By Robert Muller and Jan Lopatka
PRAGUE (Reuters) - Czech President Milos Zeman will appoint Social Democrat leader Bohuslav Sobotka as prime minister within days, he told Reuters on Thursday, opening the way for a centre-left coalition to try to revive the economy after months of political stalemate.
Zeman, in the first direct confirmation he would soon give the premiership to his longtime rival Sobotka, said he had reservations about some nominations for ministers, but it was "very realistic" to expect the full cabinet would be appointed by the end of the month.
The Social Democrats won an early election in October but took some time to negotiate a coalition with two centrist partners. Zeman also faced accusations that he was stretching out the process while a caretaker cabinet made up of his allies remained in power.
Zeman, a 69-year-old political heavyweight who won the country's first direct presidential election a year ago, denied he was dragging his feet. "Mr Sobotka has fulfilled all the conditions I had given to him," Zeman said. "Therefore he will, of course, be appointed prime minister."
The new government, the first to be led by a Social Democrat since 2006, is expected to loosen budgetary policies as it tries to help the Czech Republic recover from its longest recession.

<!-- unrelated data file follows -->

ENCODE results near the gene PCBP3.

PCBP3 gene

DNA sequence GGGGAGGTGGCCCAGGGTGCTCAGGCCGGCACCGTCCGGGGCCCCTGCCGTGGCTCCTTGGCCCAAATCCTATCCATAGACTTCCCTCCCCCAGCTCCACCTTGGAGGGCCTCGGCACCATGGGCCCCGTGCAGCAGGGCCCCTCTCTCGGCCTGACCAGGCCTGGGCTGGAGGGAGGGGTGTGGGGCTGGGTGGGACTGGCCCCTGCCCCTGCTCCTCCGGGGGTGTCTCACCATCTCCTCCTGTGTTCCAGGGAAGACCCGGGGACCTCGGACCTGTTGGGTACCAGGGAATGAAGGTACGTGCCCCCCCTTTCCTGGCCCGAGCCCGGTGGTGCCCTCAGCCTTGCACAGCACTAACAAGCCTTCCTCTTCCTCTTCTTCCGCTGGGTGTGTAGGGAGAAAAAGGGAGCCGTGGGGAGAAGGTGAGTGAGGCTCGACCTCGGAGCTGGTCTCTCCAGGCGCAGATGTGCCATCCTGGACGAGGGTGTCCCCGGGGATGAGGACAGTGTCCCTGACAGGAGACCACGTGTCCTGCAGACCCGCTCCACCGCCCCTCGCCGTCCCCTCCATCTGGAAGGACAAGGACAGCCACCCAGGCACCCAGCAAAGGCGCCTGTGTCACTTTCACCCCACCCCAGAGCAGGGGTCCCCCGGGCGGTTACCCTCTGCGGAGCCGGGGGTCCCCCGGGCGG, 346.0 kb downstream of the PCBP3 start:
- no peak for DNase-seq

Policymaking has been paralyzed since June last year when a centre-right government fell over a scandal involving allegations of bribery and illegal surveillance. The caretaker administration which has run the country since then has lacked parliamentary support to push through major legislation needed to boost the economy.
Zeman said he had told Sobotka he would be appointed a week after the signing of a coalition pact between the Social Democrats, the newly formed anti-establishment ANO movement and the centrist Christian Democrats. This happened on January 6.
The president said he would make his reservations about some unspecified ministerial candidates public on Friday. This will cause friction between the president and Sobotka, who has the right as prime minister to nominate individual ministers to the president, who then appoints them.
(Editing by David Stamp)